Burhan Öcal & Oriental Ensemble

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Music (jazz, Turkisch Gypsy music)
Bendir, Darbuka, Kos, Kudum
Middle East, Europe, Western
Turkey, Switzerland
Istanbul, Zürich
created on:
May 16, 2003
last changed on:
Please note: This page has not been updated since July 18, 2003. We decided to keep it online because we think the information is still valuable.
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 Burhan Öcal & Oriental Ensemble
Burhan Öcal © Rainer Zellner - Music Contact Musikverlag -


Oriental music and jazz have one major key element in common: improvisation. The percussionist Burhan Ocal combines the traditions of Turkey, the classical court music of Seraglio and the folk music handed on by the Turkish Roma, with contemporary jazz. Burhan Ocal was born in the Thracian city of Kirklareli and now lives in Istanbul and Zürich.
The Turkish percussionist, Burhan Ocal, was born in the Thracian city of Kirklareli and has gained international repute by working together with such leading jazz musicians as Joe Zawinul, Maria João and Steve Swallow.
Burhan Ocal´s father was a teacher of old Ottoman languages and Arabic who happened to inherit a number of cinemas, coffee houses and other properties. As a result Burhan Ocal grew up in an environment where European films and theatre productions were just as much a part of everyday life as wedding celebrations and traditional festivals with music usually provided by Gypsy ensembles. From his father Burhan Ocal learned to play the darbuka hand drum and later other percussion instruments such as the kos, kudum and bendir, while his mother introduced him to religious Turkish vocal music. At the age if six Burhan Ocal was already performing at festivals and in the coffee house and, although not a Roma himself, he also came to know the rhythms of Gypsy music and later the art of Ottoman court music.

In the course of his musical career Burham Ocal concentrated on fusing the traditions of Turkish music, be it classical or traditional, with western classical music or jazz. Since 1977 he has been commuting between Istanbul and Zürich and has proved himself as a versatile musician mediating between the two worlds.

In the mid-nineties Burham Ocal gathered together some of Turkey´s best Roma musicians in the "Istanbul Oriental Ensemble" in order to revive the old Turkish tradition of 18th and 19th century Gypsy music. In Istanbul and Thracia, the European part of Turkey, Gypsy music has played an important role in the Turkish music scene dating back to the 10th century. The typical instruments used for this music are the darbuka, the kaman (fiddle) and the clarinet. The Gypsy songs and improvisations express the joys of life, sadness and longing. "Virtuosity is impossible without this special nostalgic feeling", says Burham Ocal. "This music is passed on verbally, never academically, so it always contains the spice of life." (Quoted from: Frankfurter Allgemeine Zeitung, 20.4.2000)

As Islamic authorities have always had an ambivalent attitude towards music, it was often the Greeks, Jews and Gypsies who excelled as musicians and keyed the tune in the coffee houses of the Ottoman Empire and at the Sultan´s court. Burham Ocal´s popularity grew outside Turkey when the Network label in Frankfurt released his two albums "Gypsy Rum" and "Sultans´s Sectet Door" which focus on traditional motifs of the Turkish Roma and court music. In 1998 he made a guest appearance together with the "Istanbul Oriental Ensemble" at the highly acclaimed WOMAD Festival in England.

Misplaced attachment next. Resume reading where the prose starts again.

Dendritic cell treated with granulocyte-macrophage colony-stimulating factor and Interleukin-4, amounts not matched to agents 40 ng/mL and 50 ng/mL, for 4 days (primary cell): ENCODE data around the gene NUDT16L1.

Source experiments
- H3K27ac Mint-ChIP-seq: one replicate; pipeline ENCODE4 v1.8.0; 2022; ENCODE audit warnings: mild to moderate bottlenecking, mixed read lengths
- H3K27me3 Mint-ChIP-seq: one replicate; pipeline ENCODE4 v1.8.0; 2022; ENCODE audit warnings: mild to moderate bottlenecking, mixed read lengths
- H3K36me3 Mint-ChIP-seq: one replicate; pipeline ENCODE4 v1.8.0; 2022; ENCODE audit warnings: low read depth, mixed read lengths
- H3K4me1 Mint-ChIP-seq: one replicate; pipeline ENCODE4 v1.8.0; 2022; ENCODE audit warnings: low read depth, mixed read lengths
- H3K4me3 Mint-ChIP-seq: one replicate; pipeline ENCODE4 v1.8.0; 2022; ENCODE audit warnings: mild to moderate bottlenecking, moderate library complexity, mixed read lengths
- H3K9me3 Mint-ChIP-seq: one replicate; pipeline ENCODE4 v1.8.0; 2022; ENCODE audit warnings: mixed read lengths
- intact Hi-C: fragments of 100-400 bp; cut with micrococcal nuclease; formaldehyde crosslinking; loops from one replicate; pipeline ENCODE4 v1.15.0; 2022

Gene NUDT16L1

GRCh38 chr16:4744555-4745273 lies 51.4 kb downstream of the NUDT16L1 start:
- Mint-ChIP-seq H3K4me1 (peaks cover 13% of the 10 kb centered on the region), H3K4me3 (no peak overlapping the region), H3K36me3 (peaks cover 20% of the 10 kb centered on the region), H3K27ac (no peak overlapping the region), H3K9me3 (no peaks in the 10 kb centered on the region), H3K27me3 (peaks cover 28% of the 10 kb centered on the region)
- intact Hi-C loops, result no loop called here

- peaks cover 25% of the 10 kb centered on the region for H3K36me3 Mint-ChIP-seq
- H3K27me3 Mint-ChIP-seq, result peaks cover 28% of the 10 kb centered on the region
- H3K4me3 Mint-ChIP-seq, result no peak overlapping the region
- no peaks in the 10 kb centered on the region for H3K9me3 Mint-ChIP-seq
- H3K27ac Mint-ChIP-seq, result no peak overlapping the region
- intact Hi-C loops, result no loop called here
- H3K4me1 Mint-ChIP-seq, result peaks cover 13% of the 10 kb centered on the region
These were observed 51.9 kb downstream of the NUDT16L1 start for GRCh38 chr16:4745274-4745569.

Burhan Ocal´s most recent project has taken him into more of a jazz stream: the "Groove alla Turca" album emerged together with bass player Jamaaladeen Tacuma and other jazz musicians from New York and Philadelphia. Four of these tracks include the singer Natacha Atlas. The album also includes trumpeter Jack Walrath who played before with Charles Minus, Art Baron on trombone, Ben Schachter on tenor sax, Daryl Burge percussion, and Rick Iannacone on guitar. The Turkish members of the "Istanbul Oriental Ensemble" increased to include Salih Nazim Peker on the Turkish saz lute and Arif Erdebil on the ney bamboo flute.

Author: Daniel Bax


The musician Burhan Ocal was born in the city of Kirklareli in the European part of Turkey. His father owned a number of cafés and other establishments in Istanbul so that Burhan Ocal grew up surrounded by the music of the Gypsy ensembles who played there. His father taught him to play oriental percussion instruments, an art he later developed to perfection. However, Burhan Ocal and this group did not appear on the international scene until the mid-nineties with the release of his two albums "Gypsy Rum" and "Sultan´s Secret Door" on the Network label in Frankfurt which brought them invitations to international festivals.
In 2001 Burhan Ocal teamed up with US bass player Jamaaladeen Tacuma to create "Groove alla Turca", his biggest jazz fusion exploration to date.


Groove alla Turca

Published Audio,
Double Moon / Night & Day 2000


Published Audio,
Network Germany

Sultan´s Secret Door

Published Audio,
Network: 1998

Gypsy Rum

Published Audio,
Network: 1995

"Roman II"

taken from the CD "Sultan´s Secret Door"
Network Medien GmbH
Music Contact Musikverlag
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